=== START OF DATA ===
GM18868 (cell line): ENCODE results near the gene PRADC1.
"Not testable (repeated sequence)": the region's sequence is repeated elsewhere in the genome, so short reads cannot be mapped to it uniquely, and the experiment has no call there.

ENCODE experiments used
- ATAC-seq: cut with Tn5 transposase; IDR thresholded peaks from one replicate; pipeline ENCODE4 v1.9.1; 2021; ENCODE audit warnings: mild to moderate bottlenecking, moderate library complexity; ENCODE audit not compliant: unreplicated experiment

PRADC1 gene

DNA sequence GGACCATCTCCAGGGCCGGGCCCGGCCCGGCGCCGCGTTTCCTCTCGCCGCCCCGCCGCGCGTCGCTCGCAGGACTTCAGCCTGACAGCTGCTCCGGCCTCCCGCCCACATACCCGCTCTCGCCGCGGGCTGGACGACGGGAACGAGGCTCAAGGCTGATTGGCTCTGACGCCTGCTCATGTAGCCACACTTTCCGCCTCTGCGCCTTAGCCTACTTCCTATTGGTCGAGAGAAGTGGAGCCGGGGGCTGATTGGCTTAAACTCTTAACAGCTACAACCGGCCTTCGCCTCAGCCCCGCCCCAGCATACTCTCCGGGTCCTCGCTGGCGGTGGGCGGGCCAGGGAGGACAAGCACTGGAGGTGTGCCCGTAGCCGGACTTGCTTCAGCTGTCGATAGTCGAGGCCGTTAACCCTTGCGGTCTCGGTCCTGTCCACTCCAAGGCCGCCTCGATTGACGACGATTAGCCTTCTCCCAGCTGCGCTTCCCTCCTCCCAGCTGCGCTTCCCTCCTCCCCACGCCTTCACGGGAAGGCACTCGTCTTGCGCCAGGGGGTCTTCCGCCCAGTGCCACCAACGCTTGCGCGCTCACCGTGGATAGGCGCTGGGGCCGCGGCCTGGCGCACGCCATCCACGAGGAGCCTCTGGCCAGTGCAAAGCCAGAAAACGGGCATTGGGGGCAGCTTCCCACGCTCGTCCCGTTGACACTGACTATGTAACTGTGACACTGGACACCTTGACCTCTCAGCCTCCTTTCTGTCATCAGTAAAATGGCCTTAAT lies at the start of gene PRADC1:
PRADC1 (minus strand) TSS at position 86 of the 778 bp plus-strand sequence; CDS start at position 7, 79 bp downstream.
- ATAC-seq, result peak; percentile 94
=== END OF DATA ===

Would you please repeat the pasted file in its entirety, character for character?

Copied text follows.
GM18868 (cell line): ENCODE results near the gene PRADC1.
"Not testable (repeated sequence)": the region's sequence is repeated elsewhere in the genome, so short reads cannot be mapped to it uniquely, and the experiment has no call there.

ENCODE experiments used
- ATAC-seq: cut with Tn5 transposase; IDR thresholded peaks from one replicate; pipeline ENCODE4 v1.9.1; 2021; ENCODE audit warnings: mild to moderate bottlenecking, moderate library complexity; ENCODE audit not compliant: unreplicated experiment

PRADC1 gene

DNA sequence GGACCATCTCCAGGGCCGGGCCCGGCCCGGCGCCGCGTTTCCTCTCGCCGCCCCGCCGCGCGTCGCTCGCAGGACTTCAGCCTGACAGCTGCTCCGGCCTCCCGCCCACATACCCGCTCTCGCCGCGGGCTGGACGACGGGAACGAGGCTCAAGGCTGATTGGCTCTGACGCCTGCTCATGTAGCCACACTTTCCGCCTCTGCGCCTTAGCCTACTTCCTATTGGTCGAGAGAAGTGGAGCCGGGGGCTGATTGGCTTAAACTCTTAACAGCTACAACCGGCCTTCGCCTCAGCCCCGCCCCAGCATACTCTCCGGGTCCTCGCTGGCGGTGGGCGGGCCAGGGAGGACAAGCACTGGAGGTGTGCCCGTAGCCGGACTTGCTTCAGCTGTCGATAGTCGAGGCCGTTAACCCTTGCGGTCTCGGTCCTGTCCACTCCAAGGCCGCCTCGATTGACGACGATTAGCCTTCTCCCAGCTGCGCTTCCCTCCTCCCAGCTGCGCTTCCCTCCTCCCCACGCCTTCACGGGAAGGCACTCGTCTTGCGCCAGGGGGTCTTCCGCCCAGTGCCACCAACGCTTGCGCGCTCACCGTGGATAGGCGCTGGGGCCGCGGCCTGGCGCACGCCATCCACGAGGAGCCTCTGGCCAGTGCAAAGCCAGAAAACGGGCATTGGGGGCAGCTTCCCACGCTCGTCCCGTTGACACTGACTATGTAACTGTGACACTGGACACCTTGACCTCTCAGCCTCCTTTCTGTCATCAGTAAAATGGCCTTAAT lies at the start of gene PRADC1:
PRADC1 (minus strand) TSS at position 86 of the 778 bp plus-strand sequence; CDS start at position 7, 79 bp downstream.
- ATAC-seq, result peak; percentile 94